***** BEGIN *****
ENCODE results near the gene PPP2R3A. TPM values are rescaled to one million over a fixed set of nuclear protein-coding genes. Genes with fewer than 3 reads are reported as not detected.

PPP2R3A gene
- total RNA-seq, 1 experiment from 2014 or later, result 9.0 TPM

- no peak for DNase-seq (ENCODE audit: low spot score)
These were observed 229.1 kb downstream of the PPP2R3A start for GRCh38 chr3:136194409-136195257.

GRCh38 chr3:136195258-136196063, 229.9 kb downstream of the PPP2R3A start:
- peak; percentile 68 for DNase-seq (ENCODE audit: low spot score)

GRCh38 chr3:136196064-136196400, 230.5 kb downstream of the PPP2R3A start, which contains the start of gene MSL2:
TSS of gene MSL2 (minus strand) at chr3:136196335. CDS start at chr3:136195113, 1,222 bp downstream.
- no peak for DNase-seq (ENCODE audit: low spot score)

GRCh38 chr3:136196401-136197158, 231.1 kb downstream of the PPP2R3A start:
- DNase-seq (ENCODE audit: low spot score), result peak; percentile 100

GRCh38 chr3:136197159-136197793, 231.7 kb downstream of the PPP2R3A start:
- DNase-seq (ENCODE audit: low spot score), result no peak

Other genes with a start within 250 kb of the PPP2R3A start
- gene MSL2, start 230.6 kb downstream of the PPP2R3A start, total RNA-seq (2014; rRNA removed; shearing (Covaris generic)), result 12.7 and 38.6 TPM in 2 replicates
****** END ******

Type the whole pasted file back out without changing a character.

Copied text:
ENCODE results near the gene PPP2R3A. TPM values are rescaled to one million over a fixed set of nuclear protein-coding genes. Genes with fewer than 3 reads are reported as not detected.

PPP2R3A gene
- total RNA-seq, 1 experiment from 2014 or later, result 9.0 TPM

- no peak for DNase-seq (ENCODE audit: low spot score)
These were observed 229.1 kb downstream of the PPP2R3A start for GRCh38 chr3:136194409-136195257.

GRCh38 chr3:136195258-136196063, 229.9 kb downstream of the PPP2R3A start:
- peak; percentile 68 for DNase-seq (ENCODE audit: low spot score)

GRCh38 chr3:136196064-136196400, 230.5 kb downstream of the PPP2R3A start, which contains the start of gene MSL2:
TSS of gene MSL2 (minus strand) at chr3:136196335. CDS start at chr3:136195113, 1,222 bp downstream.
- no peak for DNase-seq (ENCODE audit: low spot score)

GRCh38 chr3:136196401-136197158, 231.1 kb downstream of the PPP2R3A start:
- DNase-seq (ENCODE audit: low spot score), result peak; percentile 100

GRCh38 chr3:136197159-136197793, 231.7 kb downstream of the PPP2R3A start:
- DNase-seq (ENCODE audit: low spot score), result no peak

Other genes with a start within 250 kb of the PPP2R3A start
- gene MSL2, start 230.6 kb downstream of the PPP2R3A start, total RNA-seq (2014; rRNA removed; shearing (Covaris generic)), result 12.7 and 38.6 TPM in 2 replicates